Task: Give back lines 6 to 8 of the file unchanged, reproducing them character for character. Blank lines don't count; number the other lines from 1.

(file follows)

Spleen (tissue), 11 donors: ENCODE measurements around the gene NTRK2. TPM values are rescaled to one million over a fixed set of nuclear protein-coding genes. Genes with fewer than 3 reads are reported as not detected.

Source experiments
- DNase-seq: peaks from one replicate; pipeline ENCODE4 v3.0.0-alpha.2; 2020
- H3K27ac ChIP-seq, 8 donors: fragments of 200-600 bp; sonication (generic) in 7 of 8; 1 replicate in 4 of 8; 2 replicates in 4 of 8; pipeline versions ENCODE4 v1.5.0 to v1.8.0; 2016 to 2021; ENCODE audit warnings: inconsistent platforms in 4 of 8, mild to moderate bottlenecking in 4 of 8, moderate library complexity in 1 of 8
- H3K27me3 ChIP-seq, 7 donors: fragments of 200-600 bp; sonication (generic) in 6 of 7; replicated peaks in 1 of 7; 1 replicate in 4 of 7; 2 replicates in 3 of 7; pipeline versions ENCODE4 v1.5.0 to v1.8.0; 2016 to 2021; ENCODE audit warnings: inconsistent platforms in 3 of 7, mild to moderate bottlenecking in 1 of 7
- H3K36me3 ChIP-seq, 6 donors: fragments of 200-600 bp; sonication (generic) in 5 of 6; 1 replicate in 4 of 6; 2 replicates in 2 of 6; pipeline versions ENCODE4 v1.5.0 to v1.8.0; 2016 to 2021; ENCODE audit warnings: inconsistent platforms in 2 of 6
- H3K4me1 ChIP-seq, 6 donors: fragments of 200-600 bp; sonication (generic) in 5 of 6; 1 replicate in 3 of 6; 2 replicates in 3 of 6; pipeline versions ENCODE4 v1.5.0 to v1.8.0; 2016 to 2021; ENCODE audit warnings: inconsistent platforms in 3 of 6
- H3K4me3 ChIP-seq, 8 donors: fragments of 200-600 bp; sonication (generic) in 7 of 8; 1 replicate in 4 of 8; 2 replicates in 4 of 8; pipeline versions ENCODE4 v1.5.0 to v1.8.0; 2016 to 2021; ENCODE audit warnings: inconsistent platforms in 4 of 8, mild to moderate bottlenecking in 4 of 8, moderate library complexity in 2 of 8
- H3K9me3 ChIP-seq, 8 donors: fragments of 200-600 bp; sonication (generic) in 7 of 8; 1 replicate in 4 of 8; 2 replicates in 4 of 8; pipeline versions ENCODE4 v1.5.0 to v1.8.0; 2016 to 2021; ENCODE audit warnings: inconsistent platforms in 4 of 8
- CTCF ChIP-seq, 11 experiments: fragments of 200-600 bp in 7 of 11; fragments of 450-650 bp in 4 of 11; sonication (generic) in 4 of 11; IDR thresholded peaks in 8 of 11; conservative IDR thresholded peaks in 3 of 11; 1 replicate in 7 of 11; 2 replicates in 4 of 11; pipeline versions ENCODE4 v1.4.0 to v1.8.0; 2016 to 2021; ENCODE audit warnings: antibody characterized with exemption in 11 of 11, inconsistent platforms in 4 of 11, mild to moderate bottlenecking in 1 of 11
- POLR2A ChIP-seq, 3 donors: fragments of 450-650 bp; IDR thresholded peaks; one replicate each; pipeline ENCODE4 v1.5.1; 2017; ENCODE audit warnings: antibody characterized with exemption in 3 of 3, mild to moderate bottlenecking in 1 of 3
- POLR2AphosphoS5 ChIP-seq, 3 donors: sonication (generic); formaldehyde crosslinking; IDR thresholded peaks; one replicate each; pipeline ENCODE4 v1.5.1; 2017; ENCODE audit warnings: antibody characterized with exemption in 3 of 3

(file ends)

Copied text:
- H3K36me3 ChIP-seq, 6 donors: fragments of 200-600 bp; sonication (generic) in 5 of 6; 1 replicate in 4 of 6; 2 replicates in 2 of 6; pipeline versions ENCODE4 v1.5.0 to v1.8.0; 2016 to 2021; ENCODE audit warnings: inconsistent platforms in 2 of 6
- H3K4me1 ChIP-seq, 6 donors: fragments of 200-600 bp; sonication (generic) in 5 of 6; 1 replicate in 3 of 6; 2 replicates in 3 of 6; pipeline versions ENCODE4 v1.5.0 to v1.8.0; 2016 to 2021; ENCODE audit warnings: inconsistent platforms in 3 of 6
- H3K4me3 ChIP-seq, 8 donors: fragments of 200-600 bp; sonication (generic) in 7 of 8; 1 replicate in 4 of 8; 2 replicates in 4 of 8; pipeline versions ENCODE4 v1.5.0 to v1.8.0; 2016 to 2021; ENCODE audit warnings: inconsistent platforms in 4 of 8, mild to moderate bottlenecking in 4 of 8, moderate library complexity in 2 of 8